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Screwing the taxpayer

A word of warning: The following column includes terms like income taxes, credit ratings, VAT and other stuff that has been known to befuddle even economics graduates who lucked into the highest post in the land—but who cannot understand what it’s like for an ordinary working stiff to hand over nearly half his salary to the taxman every payday.

It does appear that President Noynoy Aquino has decided. There will be no tax relief for four million wage earners because his glowing credit ratings are the more important consideration.

There will not even be any updating (or indexing) of the current tax brackets, last set in 1997, to adjust them for inflation. And because the rates have not been reassessed in nearly two decades, middle-income wage earners are now in the same personal income tax bracket as every Filipino billionaire in the Forbes Magazine richest list.

I’ve long suspected that the bid to revise income taxes that emanated in Congress early in Aquino’s term was not going to make any headway in Malacañang. This is, after all, an administration that has never made any bones about being insensitive to the poor, whether they be in calamity areas or just caught in traffic.

Of course, on top of all his problems, especially in the latter half of his term, Aquino didn’t need to be painted as insensitive to the ordinary wage-earner who is now paying around 32 percent in taxes. That tax rate, by the way, is applied to millions of taxpayers even before the mandatory pension-fund and PhilHealth deductions—and excludes the 12-percent VAT that they get hit with when they spend what little remains of their take-home pay.

But now, in the twilight of his term, Aquino feels he can get away with showing his true rich-kid colors, when he said that he will not allow any reduction in personal income taxes. (Of course, Aquino also said that he would not allow any increase in the hateful VAT, but that is not even on the table as far as the proponents of the reduction in income taxes is concerned.)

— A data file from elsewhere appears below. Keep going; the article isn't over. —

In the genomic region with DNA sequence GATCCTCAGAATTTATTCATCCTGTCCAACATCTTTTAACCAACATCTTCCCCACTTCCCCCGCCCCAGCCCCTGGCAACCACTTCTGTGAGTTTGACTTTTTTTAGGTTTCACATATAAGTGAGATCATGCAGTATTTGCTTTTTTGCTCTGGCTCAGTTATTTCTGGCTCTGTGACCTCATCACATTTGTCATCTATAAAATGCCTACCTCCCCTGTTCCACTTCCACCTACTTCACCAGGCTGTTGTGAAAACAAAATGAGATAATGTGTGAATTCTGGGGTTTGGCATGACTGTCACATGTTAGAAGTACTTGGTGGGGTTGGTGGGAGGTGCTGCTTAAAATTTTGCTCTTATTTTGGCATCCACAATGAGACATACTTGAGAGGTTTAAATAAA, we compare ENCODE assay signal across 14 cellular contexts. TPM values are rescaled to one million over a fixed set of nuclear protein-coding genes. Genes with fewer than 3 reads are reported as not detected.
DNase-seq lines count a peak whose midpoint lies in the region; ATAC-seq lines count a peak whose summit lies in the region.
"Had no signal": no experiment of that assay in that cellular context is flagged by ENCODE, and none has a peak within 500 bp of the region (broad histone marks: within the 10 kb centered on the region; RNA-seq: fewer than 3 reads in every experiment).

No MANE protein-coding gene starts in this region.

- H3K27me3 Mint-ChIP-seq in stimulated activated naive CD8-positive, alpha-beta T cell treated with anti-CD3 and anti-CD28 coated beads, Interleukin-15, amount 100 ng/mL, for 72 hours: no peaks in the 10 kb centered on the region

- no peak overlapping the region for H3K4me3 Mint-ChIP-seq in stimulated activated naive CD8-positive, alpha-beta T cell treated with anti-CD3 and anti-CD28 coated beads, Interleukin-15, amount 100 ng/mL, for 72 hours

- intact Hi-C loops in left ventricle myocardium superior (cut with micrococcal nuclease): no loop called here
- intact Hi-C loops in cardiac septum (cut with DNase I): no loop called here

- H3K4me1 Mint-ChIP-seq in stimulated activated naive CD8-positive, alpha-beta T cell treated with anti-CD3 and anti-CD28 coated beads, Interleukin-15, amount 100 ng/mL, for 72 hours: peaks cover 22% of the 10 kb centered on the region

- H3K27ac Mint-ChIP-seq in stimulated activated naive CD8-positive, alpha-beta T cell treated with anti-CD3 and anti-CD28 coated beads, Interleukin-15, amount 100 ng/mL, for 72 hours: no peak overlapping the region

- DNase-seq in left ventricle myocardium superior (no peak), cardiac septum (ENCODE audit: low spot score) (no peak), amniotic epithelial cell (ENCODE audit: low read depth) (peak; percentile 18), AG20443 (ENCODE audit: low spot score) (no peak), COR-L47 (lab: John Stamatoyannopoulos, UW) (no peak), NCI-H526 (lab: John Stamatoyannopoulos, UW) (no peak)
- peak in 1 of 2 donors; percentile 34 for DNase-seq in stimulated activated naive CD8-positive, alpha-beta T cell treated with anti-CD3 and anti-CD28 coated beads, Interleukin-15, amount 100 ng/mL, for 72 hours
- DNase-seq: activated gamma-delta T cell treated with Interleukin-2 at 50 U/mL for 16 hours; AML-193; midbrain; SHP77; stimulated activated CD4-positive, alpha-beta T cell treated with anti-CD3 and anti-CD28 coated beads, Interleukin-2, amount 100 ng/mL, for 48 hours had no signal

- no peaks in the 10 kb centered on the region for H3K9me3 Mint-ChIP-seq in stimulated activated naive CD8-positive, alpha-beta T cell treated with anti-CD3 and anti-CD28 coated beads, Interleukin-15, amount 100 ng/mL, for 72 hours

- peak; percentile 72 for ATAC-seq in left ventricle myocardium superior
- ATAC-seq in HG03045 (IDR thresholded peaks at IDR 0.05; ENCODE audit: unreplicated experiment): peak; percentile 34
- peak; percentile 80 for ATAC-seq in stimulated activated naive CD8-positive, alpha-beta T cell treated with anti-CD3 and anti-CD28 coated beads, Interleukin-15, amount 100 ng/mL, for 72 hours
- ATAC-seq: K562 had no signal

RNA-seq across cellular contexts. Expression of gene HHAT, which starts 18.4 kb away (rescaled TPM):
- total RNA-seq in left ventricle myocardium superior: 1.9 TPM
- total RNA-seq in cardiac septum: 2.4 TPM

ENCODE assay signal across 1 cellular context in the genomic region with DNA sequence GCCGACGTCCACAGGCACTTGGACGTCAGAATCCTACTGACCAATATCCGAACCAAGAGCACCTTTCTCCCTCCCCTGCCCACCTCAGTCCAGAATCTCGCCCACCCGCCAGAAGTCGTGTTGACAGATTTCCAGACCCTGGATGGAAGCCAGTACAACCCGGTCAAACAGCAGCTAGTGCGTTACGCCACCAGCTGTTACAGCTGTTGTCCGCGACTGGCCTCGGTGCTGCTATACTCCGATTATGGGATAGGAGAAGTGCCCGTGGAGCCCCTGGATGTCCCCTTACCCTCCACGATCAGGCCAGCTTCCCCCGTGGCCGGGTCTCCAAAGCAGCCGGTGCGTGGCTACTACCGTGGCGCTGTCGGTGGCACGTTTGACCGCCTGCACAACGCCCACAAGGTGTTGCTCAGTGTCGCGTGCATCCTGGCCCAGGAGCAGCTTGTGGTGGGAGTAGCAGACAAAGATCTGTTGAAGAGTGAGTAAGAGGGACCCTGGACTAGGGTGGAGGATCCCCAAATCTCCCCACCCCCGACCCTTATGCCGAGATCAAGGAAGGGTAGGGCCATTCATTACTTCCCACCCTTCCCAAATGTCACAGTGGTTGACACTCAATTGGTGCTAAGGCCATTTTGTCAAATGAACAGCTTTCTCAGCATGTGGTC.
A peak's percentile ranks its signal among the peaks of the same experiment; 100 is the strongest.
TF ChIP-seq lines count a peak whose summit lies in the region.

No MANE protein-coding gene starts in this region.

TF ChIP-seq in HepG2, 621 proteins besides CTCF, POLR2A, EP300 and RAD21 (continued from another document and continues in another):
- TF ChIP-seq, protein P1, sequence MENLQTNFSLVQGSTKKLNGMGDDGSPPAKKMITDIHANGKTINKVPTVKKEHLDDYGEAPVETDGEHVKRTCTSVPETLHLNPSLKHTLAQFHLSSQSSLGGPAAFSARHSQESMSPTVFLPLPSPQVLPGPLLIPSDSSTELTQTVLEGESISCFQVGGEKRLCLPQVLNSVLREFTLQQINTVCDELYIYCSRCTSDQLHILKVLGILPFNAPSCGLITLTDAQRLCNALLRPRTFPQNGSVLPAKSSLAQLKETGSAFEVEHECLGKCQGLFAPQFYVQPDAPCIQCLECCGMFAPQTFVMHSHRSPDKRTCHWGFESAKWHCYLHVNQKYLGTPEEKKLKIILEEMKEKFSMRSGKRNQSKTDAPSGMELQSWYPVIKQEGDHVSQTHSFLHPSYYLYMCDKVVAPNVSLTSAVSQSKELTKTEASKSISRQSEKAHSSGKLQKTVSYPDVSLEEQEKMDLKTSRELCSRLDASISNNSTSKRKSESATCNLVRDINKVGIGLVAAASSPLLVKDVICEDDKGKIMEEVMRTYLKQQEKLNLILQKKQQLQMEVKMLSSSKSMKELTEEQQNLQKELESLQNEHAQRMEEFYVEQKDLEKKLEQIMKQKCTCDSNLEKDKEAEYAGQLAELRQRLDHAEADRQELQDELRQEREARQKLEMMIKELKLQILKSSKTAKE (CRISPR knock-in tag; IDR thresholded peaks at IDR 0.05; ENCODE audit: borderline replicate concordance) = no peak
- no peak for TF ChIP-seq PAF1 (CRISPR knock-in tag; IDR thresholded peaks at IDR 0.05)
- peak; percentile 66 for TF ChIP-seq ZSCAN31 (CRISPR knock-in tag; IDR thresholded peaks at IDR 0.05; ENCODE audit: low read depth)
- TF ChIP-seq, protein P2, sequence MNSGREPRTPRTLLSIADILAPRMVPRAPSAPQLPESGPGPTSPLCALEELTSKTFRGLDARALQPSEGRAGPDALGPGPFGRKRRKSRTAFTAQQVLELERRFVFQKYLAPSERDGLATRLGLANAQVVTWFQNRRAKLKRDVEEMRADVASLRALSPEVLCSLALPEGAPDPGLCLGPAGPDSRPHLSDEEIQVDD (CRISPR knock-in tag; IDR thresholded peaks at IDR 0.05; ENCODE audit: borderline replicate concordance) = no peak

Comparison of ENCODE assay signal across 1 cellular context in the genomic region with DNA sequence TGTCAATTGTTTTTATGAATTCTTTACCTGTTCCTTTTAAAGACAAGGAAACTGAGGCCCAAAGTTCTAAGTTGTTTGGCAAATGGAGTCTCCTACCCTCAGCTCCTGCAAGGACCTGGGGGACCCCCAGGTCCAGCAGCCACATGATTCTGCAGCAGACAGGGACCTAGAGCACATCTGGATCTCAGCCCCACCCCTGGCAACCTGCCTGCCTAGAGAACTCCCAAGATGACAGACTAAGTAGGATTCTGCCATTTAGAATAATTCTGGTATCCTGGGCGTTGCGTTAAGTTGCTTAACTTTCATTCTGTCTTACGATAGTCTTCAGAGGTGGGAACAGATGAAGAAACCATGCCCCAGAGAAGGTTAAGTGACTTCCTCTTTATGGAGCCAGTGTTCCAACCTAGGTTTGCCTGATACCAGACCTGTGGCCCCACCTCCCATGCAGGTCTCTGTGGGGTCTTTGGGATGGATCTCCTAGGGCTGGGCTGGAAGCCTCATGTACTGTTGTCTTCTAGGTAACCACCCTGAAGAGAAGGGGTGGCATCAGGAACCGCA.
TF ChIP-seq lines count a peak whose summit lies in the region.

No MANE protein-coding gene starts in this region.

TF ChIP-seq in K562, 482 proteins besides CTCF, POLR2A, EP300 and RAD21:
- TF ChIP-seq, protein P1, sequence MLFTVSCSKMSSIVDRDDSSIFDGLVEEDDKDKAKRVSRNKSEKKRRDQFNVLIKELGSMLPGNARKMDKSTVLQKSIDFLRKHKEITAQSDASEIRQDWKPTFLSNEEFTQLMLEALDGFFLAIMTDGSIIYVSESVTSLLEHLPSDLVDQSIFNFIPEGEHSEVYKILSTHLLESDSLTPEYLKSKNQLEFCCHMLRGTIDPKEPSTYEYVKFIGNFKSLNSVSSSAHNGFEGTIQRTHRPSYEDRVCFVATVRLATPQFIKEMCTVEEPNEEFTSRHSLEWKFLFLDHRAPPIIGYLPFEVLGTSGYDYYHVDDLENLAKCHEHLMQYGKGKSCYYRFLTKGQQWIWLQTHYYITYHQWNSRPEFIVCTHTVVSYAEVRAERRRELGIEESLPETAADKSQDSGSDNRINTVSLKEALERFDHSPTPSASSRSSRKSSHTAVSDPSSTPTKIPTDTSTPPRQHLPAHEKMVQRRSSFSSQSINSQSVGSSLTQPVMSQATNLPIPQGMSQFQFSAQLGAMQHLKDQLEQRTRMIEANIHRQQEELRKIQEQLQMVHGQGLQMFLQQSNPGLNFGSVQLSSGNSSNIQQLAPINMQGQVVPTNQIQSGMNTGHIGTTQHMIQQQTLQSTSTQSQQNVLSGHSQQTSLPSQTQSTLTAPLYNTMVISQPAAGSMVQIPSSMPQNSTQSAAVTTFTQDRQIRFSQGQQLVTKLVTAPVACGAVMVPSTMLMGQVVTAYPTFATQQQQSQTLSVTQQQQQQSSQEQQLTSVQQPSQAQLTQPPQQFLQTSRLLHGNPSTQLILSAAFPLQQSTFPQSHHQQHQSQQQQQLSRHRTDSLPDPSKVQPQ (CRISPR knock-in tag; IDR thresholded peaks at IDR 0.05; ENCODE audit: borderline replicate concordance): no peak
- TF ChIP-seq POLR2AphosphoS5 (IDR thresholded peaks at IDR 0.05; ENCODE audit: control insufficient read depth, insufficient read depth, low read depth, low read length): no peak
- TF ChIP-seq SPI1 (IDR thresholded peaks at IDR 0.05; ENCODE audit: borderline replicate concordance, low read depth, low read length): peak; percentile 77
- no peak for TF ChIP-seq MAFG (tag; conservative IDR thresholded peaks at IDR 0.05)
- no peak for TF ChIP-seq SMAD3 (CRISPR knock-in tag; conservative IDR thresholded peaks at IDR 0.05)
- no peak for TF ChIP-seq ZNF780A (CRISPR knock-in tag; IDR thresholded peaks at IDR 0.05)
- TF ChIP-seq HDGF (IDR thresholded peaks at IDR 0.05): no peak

The truth of the matter, as many tax-reform proponents in both Houses have long pointed out, is that the indexing of income tax rates is only going to cost P30 billion in foregone government’s revenue. And when you have a government that has racked up more than P500 billion in “savings” from unspent budget items over the past two years, you really have to wonder why they won’t give some relief to the people who have no choice but to pay their proper taxes, and who have them deducted even before they lay their hands on their money—the fixed-income workers.

And how “losing” P30 billion in revenue that will give these taxpayers more purchasing power (which means more income from VAT) is bad for our country’s credit rating, only Aquino can really say. As far as I can tell, credit ratings are only marginally dependent on tax rates—especially lowered tax rates that are generally believed to increase consumer spending and cause more economic activity.

All I know is, instead of more spending money to buy food and other necessities, the ordinary wage-earner will have to content himself with investment-grade credit ratings. And if he wants to dine on something fancier, Aquino can offer him a lower budget deficit to go with that.

* * *

If you still want further proof that Aquino will just not give the ordinary working-class taxpayer a break, you have to listen to one of his other reasons—apart from protecting the country’s ratings and keeping the budget deficit in check (a likely story, given the piddling P30-billion revenue loss)—for not agreeing to lower personal income taxes. And that’s because, he said, an income tax reduction may not really benefit those who need it.

Let’s go, as they say, to the tape. Here’s what Aquino said in Iloilo the other day:

“The question is, will an income tax reduction really be beneficial to our countrymen? I’m not convinced right now... Those who will get hit may be more among those with a lesser capability to pay.” [Translation mine.]

In other words, Aquino said that an income tax reduction could actually help those who don’t need it. Since he certainly means that these undeserving people are those among the four million Filipinos groaning under the weight of taxes deducted “at the source,” he is not referring to those who pay no taxes at all because they have no work; neither is he referring to those millionaires who are enjoying the current tax regime because they pay the same taxes, percentage-wise, as salaried workers with their inflation-unadjusted rates.

But perhaps Aquino also believes that the income-tax issue will not have any repercussions on him, a political lame duck. That’s what he thinks.

Those four million taxpayers will remember what Aquino did not do for them, when he had the chance. And there will be hell to pay for Aquino’s candidates this coming May.

You don’t need an economic degree from Ateneo to know that. Just a whole lot of taxes and deductions from your ever-dwindling paycheck.

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